Remember that I am trying to nail down where Daniel McDaniel was located exactly near the Occoneechee Neck area, I suspect he was in both places with his particular business (recall that he had a periauger listed in his inventory- he sailed/rowed the waterways of this area… thats what He did).

A warning… I found this article to be depressing. The author pretty much tells it like he sees it… no fluff, just the facts. I respect that.

This article is also interesting in sorting out some of the players.

Here is a bit more history on my compilation of Daniel McDaniel… it is incomplete as I have still not figured out where he actually lived… or died for that matter. I do think I have finally proved he was the dirty rotten SOB what was involved in the death of the seemingly obnoxious Eben Ezer Taylor, Clerk. Feel free to comment about where in hell he lived…

Along the way of researching McDaniel, I fell in to the rabbit hole of Robert Atkins (his co-felonious rouge) in the Eben Ezer Taylor saga. Now added to that rabbit hole list is Thomas Busby the half-breed son of the Surry County based Virginia Indian Interpreter and Trader. Here are some notes I have accumulated to pique your interest… the last bit is just raw notes I culled from an interesting and in depth article (I think I cited the link).

Written by anderson1951

July 7, 2021 at 3:16 pm

Posted in Uncategorized

5 Responses

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  1. Oh yes. This is my gene pool.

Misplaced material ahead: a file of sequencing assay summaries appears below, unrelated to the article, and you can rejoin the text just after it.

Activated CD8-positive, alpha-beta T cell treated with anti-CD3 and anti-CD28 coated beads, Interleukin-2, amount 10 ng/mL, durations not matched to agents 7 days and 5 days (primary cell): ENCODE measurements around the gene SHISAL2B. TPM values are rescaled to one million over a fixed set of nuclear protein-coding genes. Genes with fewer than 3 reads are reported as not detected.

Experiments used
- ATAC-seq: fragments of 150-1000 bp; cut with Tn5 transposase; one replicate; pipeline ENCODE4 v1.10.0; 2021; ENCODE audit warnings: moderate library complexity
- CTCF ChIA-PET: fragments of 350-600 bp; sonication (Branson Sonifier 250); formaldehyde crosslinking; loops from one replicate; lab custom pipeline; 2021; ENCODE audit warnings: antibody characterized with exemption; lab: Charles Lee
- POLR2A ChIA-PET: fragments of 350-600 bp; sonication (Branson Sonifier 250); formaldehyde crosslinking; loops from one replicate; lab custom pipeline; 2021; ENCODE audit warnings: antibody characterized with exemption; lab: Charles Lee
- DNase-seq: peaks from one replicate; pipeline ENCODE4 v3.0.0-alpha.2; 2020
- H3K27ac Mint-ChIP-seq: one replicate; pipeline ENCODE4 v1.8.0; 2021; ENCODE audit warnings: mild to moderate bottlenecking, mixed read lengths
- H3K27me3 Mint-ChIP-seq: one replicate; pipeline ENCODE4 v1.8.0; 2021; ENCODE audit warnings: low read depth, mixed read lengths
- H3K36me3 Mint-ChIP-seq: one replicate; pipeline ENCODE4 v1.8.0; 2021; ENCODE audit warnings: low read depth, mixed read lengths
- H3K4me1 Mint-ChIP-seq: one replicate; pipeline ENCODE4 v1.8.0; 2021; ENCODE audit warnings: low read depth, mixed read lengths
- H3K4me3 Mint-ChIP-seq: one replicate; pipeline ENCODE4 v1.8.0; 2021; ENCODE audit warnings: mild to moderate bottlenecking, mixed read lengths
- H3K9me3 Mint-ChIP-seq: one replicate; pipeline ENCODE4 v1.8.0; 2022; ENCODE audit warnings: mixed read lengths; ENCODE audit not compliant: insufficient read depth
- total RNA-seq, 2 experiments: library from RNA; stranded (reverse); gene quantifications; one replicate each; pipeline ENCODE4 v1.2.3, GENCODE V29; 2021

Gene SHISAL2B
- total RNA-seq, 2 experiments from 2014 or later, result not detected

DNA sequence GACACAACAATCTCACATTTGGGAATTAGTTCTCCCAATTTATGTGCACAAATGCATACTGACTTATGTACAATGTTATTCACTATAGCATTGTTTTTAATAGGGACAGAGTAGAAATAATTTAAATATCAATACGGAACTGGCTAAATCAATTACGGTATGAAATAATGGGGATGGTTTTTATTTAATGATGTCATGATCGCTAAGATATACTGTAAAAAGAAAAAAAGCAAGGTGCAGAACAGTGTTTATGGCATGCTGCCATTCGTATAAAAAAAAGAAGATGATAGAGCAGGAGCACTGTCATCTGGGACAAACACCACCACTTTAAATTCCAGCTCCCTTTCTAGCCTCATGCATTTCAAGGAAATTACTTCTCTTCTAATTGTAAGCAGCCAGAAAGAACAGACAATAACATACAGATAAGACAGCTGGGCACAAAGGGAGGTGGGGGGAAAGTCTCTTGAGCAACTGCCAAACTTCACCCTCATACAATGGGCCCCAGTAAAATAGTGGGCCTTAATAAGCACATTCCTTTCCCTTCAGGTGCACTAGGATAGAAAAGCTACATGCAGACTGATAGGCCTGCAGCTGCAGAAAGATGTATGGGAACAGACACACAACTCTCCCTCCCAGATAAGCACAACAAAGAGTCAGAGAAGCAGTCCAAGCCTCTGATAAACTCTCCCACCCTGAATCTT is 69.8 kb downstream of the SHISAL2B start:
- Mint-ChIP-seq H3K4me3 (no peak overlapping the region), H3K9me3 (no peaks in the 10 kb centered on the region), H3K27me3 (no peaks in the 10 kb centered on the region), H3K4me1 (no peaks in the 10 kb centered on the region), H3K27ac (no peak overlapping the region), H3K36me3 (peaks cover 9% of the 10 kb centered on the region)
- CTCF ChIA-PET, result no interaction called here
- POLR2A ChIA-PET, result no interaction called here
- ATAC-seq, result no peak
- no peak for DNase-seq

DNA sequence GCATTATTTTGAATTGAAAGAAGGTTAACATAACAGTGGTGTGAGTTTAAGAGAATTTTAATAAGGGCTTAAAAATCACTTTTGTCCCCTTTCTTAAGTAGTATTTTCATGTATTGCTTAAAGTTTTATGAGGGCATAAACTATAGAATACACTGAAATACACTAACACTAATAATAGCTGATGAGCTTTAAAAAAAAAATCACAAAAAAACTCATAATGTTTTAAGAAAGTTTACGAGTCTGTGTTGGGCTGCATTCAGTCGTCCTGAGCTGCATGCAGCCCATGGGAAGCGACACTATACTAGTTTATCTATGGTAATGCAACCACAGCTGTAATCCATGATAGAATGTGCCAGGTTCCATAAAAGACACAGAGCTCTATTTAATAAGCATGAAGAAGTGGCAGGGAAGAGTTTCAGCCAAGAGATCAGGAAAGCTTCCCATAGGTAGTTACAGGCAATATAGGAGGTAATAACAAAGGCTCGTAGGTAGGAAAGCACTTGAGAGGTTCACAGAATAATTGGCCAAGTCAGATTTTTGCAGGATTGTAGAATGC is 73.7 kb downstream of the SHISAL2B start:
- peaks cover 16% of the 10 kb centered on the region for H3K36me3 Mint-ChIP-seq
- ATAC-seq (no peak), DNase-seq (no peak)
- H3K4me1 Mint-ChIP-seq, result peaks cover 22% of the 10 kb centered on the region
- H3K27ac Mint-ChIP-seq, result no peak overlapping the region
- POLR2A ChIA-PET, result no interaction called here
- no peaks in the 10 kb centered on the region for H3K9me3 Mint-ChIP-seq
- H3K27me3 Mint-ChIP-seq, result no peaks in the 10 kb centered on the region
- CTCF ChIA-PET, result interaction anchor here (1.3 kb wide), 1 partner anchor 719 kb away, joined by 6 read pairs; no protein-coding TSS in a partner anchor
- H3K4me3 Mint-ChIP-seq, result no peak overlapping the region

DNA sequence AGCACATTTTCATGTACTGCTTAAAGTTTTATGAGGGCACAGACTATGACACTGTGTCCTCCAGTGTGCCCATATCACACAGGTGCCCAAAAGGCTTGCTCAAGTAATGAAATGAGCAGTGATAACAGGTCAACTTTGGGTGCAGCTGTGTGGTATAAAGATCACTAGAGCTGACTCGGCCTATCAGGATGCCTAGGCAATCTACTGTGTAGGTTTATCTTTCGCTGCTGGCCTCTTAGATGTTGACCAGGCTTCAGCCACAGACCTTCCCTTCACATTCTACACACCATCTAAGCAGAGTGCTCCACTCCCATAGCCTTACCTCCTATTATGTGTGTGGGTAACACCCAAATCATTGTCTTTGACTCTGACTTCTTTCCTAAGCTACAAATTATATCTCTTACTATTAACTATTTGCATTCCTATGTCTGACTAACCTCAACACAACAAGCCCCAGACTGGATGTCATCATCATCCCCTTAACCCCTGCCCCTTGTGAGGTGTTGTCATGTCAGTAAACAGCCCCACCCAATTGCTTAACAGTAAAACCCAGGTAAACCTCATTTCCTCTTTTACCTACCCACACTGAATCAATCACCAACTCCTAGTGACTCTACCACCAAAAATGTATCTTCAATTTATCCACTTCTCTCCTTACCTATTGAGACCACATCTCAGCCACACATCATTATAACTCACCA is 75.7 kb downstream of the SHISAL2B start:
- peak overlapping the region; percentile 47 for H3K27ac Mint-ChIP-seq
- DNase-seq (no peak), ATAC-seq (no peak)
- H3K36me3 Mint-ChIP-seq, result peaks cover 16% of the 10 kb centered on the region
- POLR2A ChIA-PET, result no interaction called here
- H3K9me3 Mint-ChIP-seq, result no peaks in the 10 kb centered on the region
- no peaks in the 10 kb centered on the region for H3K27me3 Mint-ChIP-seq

And Another Good Find



    July 7, 2021 at 11:53 pm

    • I ran across that link… did a search for “busby”… the hits just kept on comin’ as they say in radio… then I knew I was on to something.

      So Justin… think I am on track with this Busby… think it is the indian kid?



      July 8, 2021 at 12:18 am

      • Yes, I actually do. I use the GEDmatch paint tools and then something called Segment Search (you can find out who shares a particular segment with you). When I look at the matches’ trees on my grandmother’s segments that were painted as Amerindian (or Siberian) by those tools, I am led back to that little neighborhood, Williams, Blount, Melton, and, yes, Busby, quite a bit. I have Williams in my tree from this area. I have wondered if these settlers were related to Blount in some way.



        July 8, 2021 at 12:21 am

  2. My memory was prompted by the notation about Jumping Run, especially since there were McDaniel ruminations. Turns out there was another Jumping Run. This one located in Jones County, and site of a Revolutionary War skirmish. Well it wasn’t much of a skirmish, actually as the patriots did not have much ammunition apparently. See:
    One of the patriots in command was Risden McDaniel, grandson of Daniel McDaniel. I wonder how common a place name that is?



    July 8, 2021 at 2:39 am

  3. […] that Colonial Andersons of N. Carolina had mentioned my post in connection with theirs entitled “the Tuscarora Town.” In that post, the lands of Milton, Busby, Parker and others have been accurately platted near the […]